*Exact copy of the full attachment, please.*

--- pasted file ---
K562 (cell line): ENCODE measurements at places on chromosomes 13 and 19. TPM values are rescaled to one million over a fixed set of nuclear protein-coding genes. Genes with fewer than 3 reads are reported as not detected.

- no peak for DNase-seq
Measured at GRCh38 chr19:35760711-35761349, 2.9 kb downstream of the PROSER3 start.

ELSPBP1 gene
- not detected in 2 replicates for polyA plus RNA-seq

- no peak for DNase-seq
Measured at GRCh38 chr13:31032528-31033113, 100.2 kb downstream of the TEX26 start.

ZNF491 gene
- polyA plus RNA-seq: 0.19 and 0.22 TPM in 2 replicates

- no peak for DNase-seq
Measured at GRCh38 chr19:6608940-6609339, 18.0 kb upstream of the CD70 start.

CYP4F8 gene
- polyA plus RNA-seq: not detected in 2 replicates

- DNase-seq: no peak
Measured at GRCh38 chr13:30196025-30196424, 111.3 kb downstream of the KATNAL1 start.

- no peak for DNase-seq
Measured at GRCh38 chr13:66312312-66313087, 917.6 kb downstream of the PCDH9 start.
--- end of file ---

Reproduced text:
K562 (cell line): ENCODE measurements at places on chromosomes 13 and 19. TPM values are rescaled to one million over a fixed set of nuclear protein-coding genes. Genes with fewer than 3 reads are reported as not detected.

- no peak for DNase-seq
Measured at GRCh38 chr19:35760711-35761349, 2.9 kb downstream of the PROSER3 start.

ELSPBP1 gene
- not detected in 2 replicates for polyA plus RNA-seq

- no peak for DNase-seq
Measured at GRCh38 chr13:31032528-31033113, 100.2 kb downstream of the TEX26 start.

ZNF491 gene
- polyA plus RNA-seq: 0.19 and 0.22 TPM in 2 replicates

- no peak for DNase-seq
Measured at GRCh38 chr19:6608940-6609339, 18.0 kb upstream of the CD70 start.

CYP4F8 gene
- polyA plus RNA-seq: not detected in 2 replicates

- DNase-seq: no peak
Measured at GRCh38 chr13:30196025-30196424, 111.3 kb downstream of the KATNAL1 start.

- no peak for DNase-seq
Measured at GRCh38 chr13:66312312-66313087, 917.6 kb downstream of the PCDH9 start.